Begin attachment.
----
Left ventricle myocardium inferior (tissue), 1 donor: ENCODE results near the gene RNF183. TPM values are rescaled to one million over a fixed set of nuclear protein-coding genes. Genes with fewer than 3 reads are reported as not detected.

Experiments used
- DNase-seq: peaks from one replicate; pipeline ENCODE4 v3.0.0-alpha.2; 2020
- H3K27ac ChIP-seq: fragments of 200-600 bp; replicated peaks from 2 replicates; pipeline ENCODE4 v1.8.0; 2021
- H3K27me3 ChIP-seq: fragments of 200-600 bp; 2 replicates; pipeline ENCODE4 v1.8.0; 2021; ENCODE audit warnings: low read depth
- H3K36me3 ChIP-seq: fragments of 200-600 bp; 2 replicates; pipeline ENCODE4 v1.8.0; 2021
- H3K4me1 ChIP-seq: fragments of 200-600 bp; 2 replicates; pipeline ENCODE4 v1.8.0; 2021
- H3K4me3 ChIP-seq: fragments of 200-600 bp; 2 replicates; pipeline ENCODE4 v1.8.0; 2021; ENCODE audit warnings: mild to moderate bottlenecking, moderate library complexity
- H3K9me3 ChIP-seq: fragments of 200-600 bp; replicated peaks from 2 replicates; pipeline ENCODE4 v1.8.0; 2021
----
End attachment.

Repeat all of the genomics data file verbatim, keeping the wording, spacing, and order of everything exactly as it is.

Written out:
Left ventricle myocardium inferior (tissue), 1 donor: ENCODE results near the gene RNF183. TPM values are rescaled to one million over a fixed set of nuclear protein-coding genes. Genes with fewer than 3 reads are reported as not detected.

Experiments used
- DNase-seq: peaks from one replicate; pipeline ENCODE4 v3.0.0-alpha.2; 2020
- H3K27ac ChIP-seq: fragments of 200-600 bp; replicated peaks from 2 replicates; pipeline ENCODE4 v1.8.0; 2021
- H3K27me3 ChIP-seq: fragments of 200-600 bp; 2 replicates; pipeline ENCODE4 v1.8.0; 2021; ENCODE audit warnings: low read depth
- H3K36me3 ChIP-seq: fragments of 200-600 bp; 2 replicates; pipeline ENCODE4 v1.8.0; 2021
- H3K4me1 ChIP-seq: fragments of 200-600 bp; 2 replicates; pipeline ENCODE4 v1.8.0; 2021
- H3K4me3 ChIP-seq: fragments of 200-600 bp; 2 replicates; pipeline ENCODE4 v1.8.0; 2021; ENCODE audit warnings: mild to moderate bottlenecking, moderate library complexity
- H3K9me3 ChIP-seq: fragments of 200-600 bp; replicated peaks from 2 replicates; pipeline ENCODE4 v1.8.0; 2021